Tuesday, April 7, 2015

Elgar: Variations on an Original Theme ("Enigma")

The pre-eminent figure in Britsh music from 1900-1930 was a self-taught Roman Catholic musician from rural Worcestershire, who hadn’t experienced much success before age forty. Edward Elgar (1857-1934) would eventually achieve widespread fame across three continents, numerous official honors and a title of nobility, though he always considered himself an outsider.

In America, Elgar is best known for a section of his Pomp and Circumstance No. 1 in D Major (1901), which has been played at graduation ceremonies since 1905, when Elgar himself received an Honorary Doctorate from Yale University.

In England, lyrics by A.C. Benson transformed this same tune into “Land of Hope and Glory” a patriotic anthem so popular that it now compares in stature to “God Save the Queen.”

What first launched this remarkable career was Variations on an Original Theme (1899), his orchestral suite of 14 musical sketches based on a single theme, each inspired by an anecdote or personality trait of one of his close friends. The theme is presented in the first six measures of part one, above which appears the composer’s annotation: “Enigma.” The fourteen variations are named as follows.
I. “C.A.E” A four-note melodic fragment repeated here was once whistled by the composer arriving home to see his wife, Caroline Alice Elgar.

II. “H.D.S-P.” The pianist Hew David Steuart-Powell warmed up his fingers by playing scales on the keyboard, remembered by Elgar in this sketch.

III. “R.B.T” Author Richard Baxter Townshend’s portrayal of an old man character in amateur plays relied on a comedic vocal delivery, parodied here.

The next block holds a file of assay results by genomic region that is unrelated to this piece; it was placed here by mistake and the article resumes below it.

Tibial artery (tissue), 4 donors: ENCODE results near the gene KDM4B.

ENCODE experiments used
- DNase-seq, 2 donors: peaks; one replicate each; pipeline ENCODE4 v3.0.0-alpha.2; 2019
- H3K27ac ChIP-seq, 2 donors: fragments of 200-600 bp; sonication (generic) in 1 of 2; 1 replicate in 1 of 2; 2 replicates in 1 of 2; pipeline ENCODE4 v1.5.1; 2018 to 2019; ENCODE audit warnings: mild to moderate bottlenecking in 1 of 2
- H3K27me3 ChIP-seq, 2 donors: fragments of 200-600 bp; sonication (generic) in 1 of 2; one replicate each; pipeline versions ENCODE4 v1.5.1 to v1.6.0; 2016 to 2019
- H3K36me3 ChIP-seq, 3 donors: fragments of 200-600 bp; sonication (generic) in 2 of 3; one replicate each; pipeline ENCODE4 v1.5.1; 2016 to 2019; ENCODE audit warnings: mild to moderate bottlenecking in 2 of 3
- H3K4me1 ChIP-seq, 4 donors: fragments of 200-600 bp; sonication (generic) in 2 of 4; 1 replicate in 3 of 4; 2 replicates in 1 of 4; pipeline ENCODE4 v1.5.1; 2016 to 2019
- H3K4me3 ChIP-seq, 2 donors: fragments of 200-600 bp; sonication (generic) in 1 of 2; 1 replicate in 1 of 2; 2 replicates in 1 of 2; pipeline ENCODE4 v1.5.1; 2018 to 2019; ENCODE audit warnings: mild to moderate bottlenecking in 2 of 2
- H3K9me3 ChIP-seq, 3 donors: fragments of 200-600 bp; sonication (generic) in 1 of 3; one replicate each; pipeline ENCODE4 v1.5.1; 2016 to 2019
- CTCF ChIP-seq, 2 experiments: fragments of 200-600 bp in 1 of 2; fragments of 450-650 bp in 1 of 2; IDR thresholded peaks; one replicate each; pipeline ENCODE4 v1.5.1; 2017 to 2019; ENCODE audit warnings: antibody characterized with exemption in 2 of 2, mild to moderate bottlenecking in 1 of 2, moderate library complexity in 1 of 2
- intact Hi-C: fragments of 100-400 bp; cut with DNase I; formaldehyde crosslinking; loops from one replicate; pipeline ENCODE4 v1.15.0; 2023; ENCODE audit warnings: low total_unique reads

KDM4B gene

IV. “W.M.B.” Like this sketch, William Meath Baker was concise and energetic.

V. “R.P.A.” Richard Penrose Arnold was a pianist and son of the poet Matthew Arnold.

VI. “Ysobel” A crossing-string exercise forms the basis for this sketch, named for Isabel Fitton, one of Elgar’s viola students.

VII. “Troyte” Elgar’s close friend Arthur Troyte Griffith was an architect and enthusiastic but clumsy piano novice.

VIII. “W.N.” The Worcester Philharmonic Society were gracious musical patrons, and their secretary Winifred Norbury had a memorable and characteristic laugh.

IX. “Nimrod” Elgar’s close friend Augustus Jaeger was a music editor and caring personal critic. Nimrod is a reference to the Biblical hunter, the German word for which is jaeger. This movement, often played by itself on solemn occasions, was inspired by a memory of Jaeger’s encouraging counsel, and his singing of a theme by Beethoven.

X. “Dorabella” Dora Penny was something of a muse for the composer, and her stutter is lovingly echoed by woodwinds. Penny’s biography of Elgar reveals abundant details about the subjects of these sketches.

XI. “G.R.S.” Walking along the river Wye with Elgar, organist George Robertson Sinclair watched his bulldog suddenly tumble into the water, paddle over to the bank and bark. Sinclair challenged Elgar to “set that to music!” and he did.

XII. “B.G.N.” The cello solos here honor the fine amateur cellist Basil G. Nevinson.

XIII. “* * *” Lady Mary Lygon, a local music festival sponsor traveling on a sea voyage in 1899, was the subject of this nautically imagined sketch. The reason for the elided initials, like much of this work’s back story, is the subject of great speculation.

XIV. “E.D.U.” Elgar’s wife nicknamed him “Edu” from the German Eduard, and this sketch is thus a self-portrait. Its original form was lengthened by 100 bars at the suggestion of Augustus Jaeger.
Elgar created an unsolved puzzle with his “Enigma” annotation, refusing to explain its “dark saying,” and further implied that yet another unrealized theme arches over the entire set of fourteen variations. Many pages have been written in search of solutions to the riddle, based on anagrams, countermelodies, musical quotations, and literary references, but a full explanation remains elusive.

Though regarded among the greatest of British composers, Elgar’s lively and varied material borrows more from diverse elements of continental Eurpoean music, and can’t be summed up by the dignified Pomp and Circumstance, no matter how deeply it inhabits the culture of two nations. In fact, he was an outspoken critic of what he considered to be a passive acceptance of the blandness of English music.

The paradoxes of his life and career would seem to suggest that Elgar might approve of being credited with creating one of the great mischievous mysteries of music history.

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